Unfortunately, we will not celebrate the fifth year of the Bureaucracy Index in the Czech Republic with a reduction in the administrative burden. The bureaucratic burden on small businesses increased by 49 hours year-on-year to 272 hours.
So far, the COVID-19 pandemic has had little effect on the German housing market. It has left barely a mark on real estate prices or rentals. But the pandemic is not over yet, and even if it was: the past months have triggered some developments that will transform our working world and are likely to have a considerable impact on the housing market in the long term.
The Slovak Minister of Finance claims a tax and contribution burden on self-employed people should be increased in order to be “fair“ in comparison to employees. Why can’t we put a sign of equality between these two statuses? Why doesn’t the term “fair“ make sense?
We are pleased to present the fourteenth issue of 4liberty.eu Review, titled “Remote Work: The New Normal?”. This time, our primary focus is on how the COVID-19 pandemic has changed the way we work in the CEE region (and beyond) as well as its impact on work-related spehres of our lives.
Both employers and employees were doing their utmost to maintain performance at work relatively uninterrupted – with the aid of online solutions allowing for remote work. And so, we have suffered a lot, but we have also learned a lot.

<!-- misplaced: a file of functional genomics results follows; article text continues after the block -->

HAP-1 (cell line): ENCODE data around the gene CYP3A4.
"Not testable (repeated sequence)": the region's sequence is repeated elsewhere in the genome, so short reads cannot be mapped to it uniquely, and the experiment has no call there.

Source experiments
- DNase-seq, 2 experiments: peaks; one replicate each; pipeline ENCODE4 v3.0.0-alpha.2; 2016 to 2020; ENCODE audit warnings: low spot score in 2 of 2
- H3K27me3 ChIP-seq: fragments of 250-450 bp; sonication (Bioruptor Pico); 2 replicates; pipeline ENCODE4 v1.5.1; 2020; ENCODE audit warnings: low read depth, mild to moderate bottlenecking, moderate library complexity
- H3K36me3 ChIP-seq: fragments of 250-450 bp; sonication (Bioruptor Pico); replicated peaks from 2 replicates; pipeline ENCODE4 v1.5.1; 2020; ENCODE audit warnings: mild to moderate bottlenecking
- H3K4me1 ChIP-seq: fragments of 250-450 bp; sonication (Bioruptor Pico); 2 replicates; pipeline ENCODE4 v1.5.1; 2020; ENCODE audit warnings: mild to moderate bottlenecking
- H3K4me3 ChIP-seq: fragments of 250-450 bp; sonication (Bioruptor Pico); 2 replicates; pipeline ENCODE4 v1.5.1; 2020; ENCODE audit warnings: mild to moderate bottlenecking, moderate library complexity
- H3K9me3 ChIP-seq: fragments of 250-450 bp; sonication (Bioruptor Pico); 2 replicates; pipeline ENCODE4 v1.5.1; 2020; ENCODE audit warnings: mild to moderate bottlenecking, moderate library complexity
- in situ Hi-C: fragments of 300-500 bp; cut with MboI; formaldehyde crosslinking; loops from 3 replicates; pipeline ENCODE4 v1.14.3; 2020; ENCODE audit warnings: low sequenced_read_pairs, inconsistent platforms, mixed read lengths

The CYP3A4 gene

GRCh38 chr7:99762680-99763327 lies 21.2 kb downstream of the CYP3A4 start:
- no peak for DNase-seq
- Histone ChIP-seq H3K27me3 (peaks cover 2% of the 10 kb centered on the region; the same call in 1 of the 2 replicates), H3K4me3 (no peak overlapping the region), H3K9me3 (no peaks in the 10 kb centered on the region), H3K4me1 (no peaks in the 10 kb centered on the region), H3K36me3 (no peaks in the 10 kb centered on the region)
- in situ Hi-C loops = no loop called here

With the first shipments of vaccines being distributed at the time of writing this article, the question rises: Is it time for the Hungarian workforce to return to the office? Or, perhaps, the days of the traditional workplace are over.
In recent years, there has been a significant growth of an interest in the gig economy built upon the premise of online platforms that connect customers with service suppliers. Platform work brings more opportunities to traditional businesses by closely connecting suppliers and customers and reducing transaction frictions.
Companies now risk losing their attractiveness if they are unable or unwilling to allow home office, as more and more prospective employees are moving away from physical work, which would increase their vulnerability to the virus.
The second lockdown in Lithuania is no different from the first one: there are no clear principles for economic relief, individual groups are fighting for their own interests, and the government is forced to constantly alleviate the emerging effects of the quarantine. But what if lockdowns persisted?